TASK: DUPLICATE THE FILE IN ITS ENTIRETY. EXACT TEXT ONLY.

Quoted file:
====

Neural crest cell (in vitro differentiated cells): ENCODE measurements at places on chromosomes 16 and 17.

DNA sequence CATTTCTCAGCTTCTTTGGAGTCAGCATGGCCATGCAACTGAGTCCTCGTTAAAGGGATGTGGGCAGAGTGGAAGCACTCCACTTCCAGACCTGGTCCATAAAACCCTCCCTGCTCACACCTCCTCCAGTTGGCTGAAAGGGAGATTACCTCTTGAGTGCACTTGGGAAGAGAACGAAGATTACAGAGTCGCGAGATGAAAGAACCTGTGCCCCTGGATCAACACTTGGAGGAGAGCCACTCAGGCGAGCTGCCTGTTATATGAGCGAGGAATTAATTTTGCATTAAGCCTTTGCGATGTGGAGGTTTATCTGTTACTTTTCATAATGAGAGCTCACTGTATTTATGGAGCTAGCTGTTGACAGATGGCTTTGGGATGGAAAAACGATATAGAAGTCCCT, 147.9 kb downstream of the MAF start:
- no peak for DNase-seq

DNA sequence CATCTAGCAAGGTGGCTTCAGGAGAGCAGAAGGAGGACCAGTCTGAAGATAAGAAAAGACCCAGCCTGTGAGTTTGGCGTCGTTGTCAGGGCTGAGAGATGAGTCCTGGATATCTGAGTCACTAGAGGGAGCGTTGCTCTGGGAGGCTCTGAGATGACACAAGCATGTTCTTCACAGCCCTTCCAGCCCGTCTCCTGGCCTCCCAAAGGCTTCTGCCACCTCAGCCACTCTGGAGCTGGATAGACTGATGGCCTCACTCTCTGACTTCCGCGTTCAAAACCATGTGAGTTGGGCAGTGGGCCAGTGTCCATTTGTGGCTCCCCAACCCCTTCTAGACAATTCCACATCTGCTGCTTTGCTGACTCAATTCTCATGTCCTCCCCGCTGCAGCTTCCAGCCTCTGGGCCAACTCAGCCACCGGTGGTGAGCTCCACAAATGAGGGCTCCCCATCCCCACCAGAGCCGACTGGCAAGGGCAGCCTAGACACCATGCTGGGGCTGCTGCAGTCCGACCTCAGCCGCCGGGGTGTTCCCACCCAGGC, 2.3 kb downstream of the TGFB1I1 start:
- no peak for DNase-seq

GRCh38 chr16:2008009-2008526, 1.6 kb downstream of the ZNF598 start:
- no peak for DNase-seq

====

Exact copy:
Neural crest cell (in vitro differentiated cells): ENCODE measurements at places on chromosomes 16 and 17.

DNA sequence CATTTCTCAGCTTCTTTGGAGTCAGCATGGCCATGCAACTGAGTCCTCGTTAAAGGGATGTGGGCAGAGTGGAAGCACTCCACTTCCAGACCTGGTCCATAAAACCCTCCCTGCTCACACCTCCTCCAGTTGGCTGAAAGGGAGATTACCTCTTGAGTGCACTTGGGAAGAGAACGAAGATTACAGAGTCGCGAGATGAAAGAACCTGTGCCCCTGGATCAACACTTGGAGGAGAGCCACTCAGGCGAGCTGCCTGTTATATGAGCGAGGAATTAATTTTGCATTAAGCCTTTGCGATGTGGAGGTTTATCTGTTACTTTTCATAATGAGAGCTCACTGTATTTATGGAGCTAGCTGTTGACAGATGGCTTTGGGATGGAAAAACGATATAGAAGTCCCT, 147.9 kb downstream of the MAF start:
- no peak for DNase-seq

DNA sequence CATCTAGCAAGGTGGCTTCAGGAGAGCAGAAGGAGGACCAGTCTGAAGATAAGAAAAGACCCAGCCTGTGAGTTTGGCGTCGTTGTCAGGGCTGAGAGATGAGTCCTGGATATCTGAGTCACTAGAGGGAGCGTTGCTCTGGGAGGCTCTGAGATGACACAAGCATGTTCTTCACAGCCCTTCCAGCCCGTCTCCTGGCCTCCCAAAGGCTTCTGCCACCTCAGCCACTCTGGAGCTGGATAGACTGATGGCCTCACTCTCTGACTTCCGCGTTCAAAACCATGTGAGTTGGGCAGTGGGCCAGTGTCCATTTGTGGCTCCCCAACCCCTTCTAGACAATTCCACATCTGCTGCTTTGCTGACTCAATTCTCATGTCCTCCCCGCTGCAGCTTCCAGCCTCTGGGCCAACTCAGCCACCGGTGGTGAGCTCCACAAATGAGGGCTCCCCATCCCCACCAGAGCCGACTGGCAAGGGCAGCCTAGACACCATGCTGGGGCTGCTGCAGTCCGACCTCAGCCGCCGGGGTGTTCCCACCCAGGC, 2.3 kb downstream of the TGFB1I1 start:
- no peak for DNase-seq

GRCh38 chr16:2008009-2008526, 1.6 kb downstream of the ZNF598 start:
- no peak for DNase-seq